With respect to losing coverage, simply change the regs to require companies to continue providing coverage. In effect, amend COBRA so that losing coverage is no longer an issue.

    As far as the Dutch being more health concious than Americans — very true. So simply incent Americans to engage in healthy behaviors. Triple the tax on cigarettes. Provide deep discounts for those who can demonstrate they exercise regularly. Smoking in Manhatten has dropped by over 10% in the last three years because cigarette prices are nearly ten dollars a pack. You hit people in the pocketbook; they will respond.

    Frankly, all of that is beside the point: even if the public option will provide competition to lower insurance premiums (something I am highly skeptical will happen — as noted, non-profit insurance companies aren’t offering significantly cheaper policies today, what evidence exists to suggest that the government can run an insurance company more efficiently than the Blues?), you will do nothing to contain the explosive growth in health care costs.

    The simple fact is insurance company profits are not driving the massive growth in health care costs. Overtreatment and technology (medical device and drugs) are the problems. Until you stop incentivizing doctors on via a fee for service — as opposed to fee for quality — method, health care costs will continue to explode, public option or not.

    Senator Klobuchar’s bill is a start in the right direction. Until the true drivers of health care cost increases are reined in, no problem is solved. A public option will be a quagmire that solves nothing in the current system.

  13. Submitted by Rebecca Hoover on 09/24/2009 - 10:09 am.

    Unfortunately, like it or not, Amy’s bill does not address the key issues and that is why it is small potatoes and will not do much. First, when about 20% of health care costs involve the paperwork and need for insurance company profits created by the whole insurance system and unimaginable volumes of busy work and paperwork, it is apparent that steps that will streamline this are needed. The public option would help do that. Amy’s little proposal will not address this quagmire.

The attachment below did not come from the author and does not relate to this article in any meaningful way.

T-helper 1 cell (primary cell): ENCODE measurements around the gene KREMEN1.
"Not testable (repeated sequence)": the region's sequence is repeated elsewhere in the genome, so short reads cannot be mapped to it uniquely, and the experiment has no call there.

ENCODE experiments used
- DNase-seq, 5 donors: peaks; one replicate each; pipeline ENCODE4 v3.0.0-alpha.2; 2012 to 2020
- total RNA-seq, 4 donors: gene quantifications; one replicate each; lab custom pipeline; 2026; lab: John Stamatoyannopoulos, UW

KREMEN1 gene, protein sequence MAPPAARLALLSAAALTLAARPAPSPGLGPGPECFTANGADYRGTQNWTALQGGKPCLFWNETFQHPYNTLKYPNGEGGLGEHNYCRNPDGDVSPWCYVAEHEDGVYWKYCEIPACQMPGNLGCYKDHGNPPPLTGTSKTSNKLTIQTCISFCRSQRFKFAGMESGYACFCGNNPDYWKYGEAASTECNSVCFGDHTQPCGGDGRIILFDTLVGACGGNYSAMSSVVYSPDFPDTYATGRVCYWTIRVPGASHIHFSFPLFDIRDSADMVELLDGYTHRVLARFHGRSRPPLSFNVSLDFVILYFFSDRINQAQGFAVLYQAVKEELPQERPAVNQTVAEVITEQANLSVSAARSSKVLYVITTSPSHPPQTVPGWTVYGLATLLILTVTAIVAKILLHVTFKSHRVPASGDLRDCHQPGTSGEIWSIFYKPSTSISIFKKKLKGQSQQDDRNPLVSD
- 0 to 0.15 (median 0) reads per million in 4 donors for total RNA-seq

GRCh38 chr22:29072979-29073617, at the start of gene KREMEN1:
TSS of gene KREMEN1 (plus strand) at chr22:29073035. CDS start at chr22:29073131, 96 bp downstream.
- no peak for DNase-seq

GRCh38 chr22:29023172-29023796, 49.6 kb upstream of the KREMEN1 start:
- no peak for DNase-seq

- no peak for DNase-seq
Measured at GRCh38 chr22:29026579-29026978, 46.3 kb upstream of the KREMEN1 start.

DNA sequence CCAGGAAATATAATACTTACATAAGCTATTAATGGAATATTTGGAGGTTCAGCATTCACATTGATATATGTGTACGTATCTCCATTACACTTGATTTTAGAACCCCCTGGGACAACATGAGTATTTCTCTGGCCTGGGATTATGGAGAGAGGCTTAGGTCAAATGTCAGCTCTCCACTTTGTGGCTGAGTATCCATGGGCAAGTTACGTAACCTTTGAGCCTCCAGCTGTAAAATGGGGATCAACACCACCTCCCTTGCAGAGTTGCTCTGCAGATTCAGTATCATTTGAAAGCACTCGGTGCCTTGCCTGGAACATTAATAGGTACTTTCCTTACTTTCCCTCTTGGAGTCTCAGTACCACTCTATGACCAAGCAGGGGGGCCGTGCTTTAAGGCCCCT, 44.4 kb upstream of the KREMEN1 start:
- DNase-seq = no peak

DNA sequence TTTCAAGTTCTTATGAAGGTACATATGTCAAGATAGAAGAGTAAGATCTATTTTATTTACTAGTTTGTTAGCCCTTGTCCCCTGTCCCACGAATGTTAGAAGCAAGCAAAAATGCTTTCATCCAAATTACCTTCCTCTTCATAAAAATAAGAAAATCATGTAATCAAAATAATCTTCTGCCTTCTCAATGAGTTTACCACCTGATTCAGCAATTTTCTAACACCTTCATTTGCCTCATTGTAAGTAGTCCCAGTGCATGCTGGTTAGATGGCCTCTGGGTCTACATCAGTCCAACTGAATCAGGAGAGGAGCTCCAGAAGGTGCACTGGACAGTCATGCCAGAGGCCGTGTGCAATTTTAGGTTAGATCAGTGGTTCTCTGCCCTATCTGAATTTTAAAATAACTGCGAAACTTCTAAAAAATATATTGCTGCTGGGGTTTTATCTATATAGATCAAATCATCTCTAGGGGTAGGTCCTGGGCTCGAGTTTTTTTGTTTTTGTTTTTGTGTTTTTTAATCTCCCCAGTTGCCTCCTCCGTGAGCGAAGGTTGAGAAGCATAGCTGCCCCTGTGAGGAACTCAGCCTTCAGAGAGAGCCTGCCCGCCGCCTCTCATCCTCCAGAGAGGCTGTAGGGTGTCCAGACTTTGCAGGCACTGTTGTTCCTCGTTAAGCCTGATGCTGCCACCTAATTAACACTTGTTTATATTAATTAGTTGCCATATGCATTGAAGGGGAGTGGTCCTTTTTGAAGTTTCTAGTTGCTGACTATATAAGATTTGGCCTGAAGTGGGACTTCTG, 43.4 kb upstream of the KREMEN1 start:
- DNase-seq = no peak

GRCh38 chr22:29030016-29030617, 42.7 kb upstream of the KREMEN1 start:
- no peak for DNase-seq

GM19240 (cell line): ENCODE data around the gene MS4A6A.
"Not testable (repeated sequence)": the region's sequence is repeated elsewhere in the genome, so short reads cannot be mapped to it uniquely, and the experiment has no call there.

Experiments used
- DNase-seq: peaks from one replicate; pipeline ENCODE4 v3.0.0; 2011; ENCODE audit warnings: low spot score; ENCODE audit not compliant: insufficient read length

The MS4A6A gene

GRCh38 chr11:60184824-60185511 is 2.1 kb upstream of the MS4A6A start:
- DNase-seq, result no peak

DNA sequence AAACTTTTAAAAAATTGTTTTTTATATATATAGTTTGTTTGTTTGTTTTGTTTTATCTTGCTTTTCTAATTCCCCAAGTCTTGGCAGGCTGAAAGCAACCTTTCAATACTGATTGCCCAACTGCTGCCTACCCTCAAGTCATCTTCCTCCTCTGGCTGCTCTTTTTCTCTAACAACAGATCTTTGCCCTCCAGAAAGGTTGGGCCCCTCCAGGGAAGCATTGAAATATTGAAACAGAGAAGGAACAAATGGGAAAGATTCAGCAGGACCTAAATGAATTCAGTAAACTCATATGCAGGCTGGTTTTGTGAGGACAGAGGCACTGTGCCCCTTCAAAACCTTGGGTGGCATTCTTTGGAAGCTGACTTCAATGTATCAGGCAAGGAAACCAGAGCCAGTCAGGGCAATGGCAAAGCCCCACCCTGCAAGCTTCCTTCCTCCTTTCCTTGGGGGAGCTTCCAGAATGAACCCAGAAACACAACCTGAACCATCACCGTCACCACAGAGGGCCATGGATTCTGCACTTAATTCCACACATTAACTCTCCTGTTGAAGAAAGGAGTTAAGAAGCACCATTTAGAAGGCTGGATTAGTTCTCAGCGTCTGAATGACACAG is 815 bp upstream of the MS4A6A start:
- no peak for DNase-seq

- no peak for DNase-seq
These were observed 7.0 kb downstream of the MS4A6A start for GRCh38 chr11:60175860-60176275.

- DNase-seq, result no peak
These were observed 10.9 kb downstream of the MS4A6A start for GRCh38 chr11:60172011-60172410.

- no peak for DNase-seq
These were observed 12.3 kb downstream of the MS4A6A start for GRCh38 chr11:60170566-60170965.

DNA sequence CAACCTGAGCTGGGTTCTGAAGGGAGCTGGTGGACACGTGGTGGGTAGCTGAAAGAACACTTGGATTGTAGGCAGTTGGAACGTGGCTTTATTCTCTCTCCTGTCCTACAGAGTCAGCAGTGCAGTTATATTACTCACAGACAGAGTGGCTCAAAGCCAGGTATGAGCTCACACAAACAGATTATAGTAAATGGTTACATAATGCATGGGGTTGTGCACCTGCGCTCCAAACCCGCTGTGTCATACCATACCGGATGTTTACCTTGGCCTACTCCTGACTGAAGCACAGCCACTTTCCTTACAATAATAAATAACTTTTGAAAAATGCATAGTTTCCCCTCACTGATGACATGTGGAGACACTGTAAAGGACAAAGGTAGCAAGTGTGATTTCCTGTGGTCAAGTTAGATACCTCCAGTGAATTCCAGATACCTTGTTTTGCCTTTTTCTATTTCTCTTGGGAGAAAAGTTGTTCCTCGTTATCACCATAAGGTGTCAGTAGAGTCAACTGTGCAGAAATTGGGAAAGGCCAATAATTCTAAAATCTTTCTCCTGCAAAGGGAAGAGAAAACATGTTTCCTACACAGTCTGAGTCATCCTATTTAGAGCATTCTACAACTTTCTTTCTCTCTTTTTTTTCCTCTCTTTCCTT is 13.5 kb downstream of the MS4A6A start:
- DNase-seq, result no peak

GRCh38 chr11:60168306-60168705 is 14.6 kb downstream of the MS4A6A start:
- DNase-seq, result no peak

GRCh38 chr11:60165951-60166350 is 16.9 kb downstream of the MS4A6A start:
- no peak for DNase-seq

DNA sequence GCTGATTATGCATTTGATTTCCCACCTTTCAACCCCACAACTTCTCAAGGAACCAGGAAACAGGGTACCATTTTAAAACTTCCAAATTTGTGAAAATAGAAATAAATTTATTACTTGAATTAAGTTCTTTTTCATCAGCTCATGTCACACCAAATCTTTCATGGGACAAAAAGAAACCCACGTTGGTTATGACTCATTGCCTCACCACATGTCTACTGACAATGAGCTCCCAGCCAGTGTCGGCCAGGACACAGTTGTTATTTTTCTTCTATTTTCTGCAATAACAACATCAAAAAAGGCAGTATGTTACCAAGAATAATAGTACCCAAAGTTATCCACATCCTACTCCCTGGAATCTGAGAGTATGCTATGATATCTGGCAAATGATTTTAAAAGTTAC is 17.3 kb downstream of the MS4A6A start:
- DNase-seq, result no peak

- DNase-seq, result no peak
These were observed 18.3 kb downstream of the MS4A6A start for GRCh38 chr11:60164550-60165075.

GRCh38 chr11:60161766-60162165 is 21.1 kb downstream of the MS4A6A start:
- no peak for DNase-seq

Second, most experts believe that about 40% to 50% of our health care costs are the result of poor life style choices. Americans are driving up health care costs and digging their graves with their teeth by eating too much and eating unhealthy foods, exercising too little, and still smoking too much. Amy’s little proposal doesn’t do a thing to address these problems.

    In short, Amy’s little proposal misses the mark. Doctors ordering excessive tests and procedures are hardly a major portion of our problems. The big problems are insurance companies and life style choices.

  14. Submitted by Dave Eldred on 09/24/2009 - 10:53 am.

    “In short, Amy’s little proposal misses the mark. Doctors ordering excessive tests and procedures are hardly a major portion of our problems. The big problems are insurance companies and life style choices.”

    As I mentioned, Senator Klobuchar’s “little proposal” is only a first step. Additionally, to term it a “little proposal” is belittling and, frankly, is flat out incorrect.

    Our entire health care industry is set up on the premise that doctors and facilities are paid for the quanitty of services rendered. This sets up a system that rewards high use — not high quality. That is the most fundamental flaw with our health care system, and until it is addressed, you can expect to see spiraling health care costs. This amendment could potentially indicate a sea change in how health care is paid for in this country — how that is “little” makes no sense to me.

    In terms of the life style of Americans, I agree, that is an issue that drives health care costs — but how will a public option do anything to solve that problem? As I mentioned, the system needs to incent healthy behaviors, which it does not adequately do now. This is true whether there is a public option or not.